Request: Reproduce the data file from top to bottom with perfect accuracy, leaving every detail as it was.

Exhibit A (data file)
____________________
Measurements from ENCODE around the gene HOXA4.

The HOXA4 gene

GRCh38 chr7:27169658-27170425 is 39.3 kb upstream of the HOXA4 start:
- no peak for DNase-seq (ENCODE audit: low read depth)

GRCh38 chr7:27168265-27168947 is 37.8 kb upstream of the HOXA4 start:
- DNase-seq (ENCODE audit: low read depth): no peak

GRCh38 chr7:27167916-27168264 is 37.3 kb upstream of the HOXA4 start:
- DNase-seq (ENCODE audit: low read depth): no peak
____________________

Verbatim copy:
Measurements from ENCODE around the gene HOXA4.

The HOXA4 gene

GRCh38 chr7:27169658-27170425 is 39.3 kb upstream of the HOXA4 start:
- no peak for DNase-seq (ENCODE audit: low read depth)

GRCh38 chr7:27168265-27168947 is 37.8 kb upstream of the HOXA4 start:
- DNase-seq (ENCODE audit: low read depth): no peak

GRCh38 chr7:27167916-27168264 is 37.3 kb upstream of the HOXA4 start:
- DNase-seq (ENCODE audit: low read depth): no peak